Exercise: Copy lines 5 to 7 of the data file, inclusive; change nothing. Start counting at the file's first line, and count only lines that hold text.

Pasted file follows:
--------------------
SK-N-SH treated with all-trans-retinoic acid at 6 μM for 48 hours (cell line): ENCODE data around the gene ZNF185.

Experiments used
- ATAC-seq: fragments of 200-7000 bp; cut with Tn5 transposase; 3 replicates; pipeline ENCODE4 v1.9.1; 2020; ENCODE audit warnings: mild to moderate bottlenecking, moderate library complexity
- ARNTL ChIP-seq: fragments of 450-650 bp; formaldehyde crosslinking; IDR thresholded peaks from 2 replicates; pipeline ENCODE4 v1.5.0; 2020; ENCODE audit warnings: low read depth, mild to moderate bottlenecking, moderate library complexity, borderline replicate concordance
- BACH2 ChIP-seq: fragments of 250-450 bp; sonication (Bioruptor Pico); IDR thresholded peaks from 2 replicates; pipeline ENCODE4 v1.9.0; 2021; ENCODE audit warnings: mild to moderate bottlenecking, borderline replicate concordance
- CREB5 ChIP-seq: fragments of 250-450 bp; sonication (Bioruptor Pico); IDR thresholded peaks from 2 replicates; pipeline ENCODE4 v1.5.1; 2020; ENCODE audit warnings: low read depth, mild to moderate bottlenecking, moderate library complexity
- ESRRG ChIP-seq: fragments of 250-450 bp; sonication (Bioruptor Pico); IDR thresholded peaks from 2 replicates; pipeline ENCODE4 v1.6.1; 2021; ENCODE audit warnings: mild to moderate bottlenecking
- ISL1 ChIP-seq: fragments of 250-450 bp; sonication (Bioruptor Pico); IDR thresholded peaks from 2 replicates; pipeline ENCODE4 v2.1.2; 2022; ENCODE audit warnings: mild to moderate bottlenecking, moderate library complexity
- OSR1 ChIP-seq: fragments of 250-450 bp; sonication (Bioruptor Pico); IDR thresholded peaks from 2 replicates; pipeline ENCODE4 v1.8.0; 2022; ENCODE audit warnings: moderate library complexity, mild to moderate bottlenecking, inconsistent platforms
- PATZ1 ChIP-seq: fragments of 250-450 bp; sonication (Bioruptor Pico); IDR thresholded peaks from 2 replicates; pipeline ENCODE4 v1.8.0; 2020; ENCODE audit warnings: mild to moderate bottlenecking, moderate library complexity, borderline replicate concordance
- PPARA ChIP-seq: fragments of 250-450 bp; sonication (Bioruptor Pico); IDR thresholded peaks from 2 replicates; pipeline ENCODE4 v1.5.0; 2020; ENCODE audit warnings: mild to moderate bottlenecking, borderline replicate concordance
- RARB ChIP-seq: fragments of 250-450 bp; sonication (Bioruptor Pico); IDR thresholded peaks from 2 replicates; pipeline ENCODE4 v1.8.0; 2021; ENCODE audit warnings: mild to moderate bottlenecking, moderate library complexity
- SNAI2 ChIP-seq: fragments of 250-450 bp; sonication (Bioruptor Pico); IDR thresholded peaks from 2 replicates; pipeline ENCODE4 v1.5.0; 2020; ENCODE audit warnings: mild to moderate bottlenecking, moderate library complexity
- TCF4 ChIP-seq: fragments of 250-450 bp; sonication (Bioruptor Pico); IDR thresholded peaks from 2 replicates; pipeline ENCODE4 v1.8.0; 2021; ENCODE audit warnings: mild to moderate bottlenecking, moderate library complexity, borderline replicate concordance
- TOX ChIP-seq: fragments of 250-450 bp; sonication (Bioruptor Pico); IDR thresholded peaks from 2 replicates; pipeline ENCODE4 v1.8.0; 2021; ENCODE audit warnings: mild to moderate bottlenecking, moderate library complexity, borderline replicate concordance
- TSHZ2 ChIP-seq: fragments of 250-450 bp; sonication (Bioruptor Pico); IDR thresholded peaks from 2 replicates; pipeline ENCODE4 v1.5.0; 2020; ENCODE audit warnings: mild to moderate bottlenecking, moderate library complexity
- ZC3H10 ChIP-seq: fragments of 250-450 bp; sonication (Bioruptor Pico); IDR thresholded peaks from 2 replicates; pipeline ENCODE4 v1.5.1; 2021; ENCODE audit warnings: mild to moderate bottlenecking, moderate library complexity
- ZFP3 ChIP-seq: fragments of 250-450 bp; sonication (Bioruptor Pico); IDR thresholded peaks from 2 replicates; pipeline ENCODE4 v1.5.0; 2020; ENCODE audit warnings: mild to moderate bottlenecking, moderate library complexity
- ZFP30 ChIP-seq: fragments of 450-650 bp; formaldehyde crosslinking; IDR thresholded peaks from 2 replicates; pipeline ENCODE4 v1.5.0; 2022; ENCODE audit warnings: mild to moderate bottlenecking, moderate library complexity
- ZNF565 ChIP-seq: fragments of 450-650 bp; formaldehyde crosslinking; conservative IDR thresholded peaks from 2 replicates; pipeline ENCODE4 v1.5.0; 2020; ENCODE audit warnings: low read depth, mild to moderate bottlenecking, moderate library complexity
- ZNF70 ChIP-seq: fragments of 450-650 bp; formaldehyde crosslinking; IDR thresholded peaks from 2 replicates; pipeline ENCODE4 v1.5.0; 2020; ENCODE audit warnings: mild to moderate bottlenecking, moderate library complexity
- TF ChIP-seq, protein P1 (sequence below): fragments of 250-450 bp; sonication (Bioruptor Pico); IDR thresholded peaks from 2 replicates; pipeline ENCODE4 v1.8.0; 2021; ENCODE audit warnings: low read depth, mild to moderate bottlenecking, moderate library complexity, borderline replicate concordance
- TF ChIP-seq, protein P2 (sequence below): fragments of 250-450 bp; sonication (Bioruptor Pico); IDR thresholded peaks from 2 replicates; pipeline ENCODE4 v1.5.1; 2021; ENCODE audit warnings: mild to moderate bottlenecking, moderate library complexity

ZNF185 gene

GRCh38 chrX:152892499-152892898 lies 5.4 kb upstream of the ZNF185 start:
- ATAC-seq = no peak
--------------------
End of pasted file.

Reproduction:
- BACH2 ChIP-seq: fragments of 250-450 bp; sonication (Bioruptor Pico); IDR thresholded peaks from 2 replicates; pipeline ENCODE4 v1.9.0; 2021; ENCODE audit warnings: mild to moderate bottlenecking, borderline replicate concordance
- CREB5 ChIP-seq: fragments of 250-450 bp; sonication (Bioruptor Pico); IDR thresholded peaks from 2 replicates; pipeline ENCODE4 v1.5.1; 2020; ENCODE audit warnings: low read depth, mild to moderate bottlenecking, moderate library complexity
- ESRRG ChIP-seq: fragments of 250-450 bp; sonication (Bioruptor Pico); IDR thresholded peaks from 2 replicates; pipeline ENCODE4 v1.6.1; 2021; ENCODE audit warnings: mild to moderate bottlenecking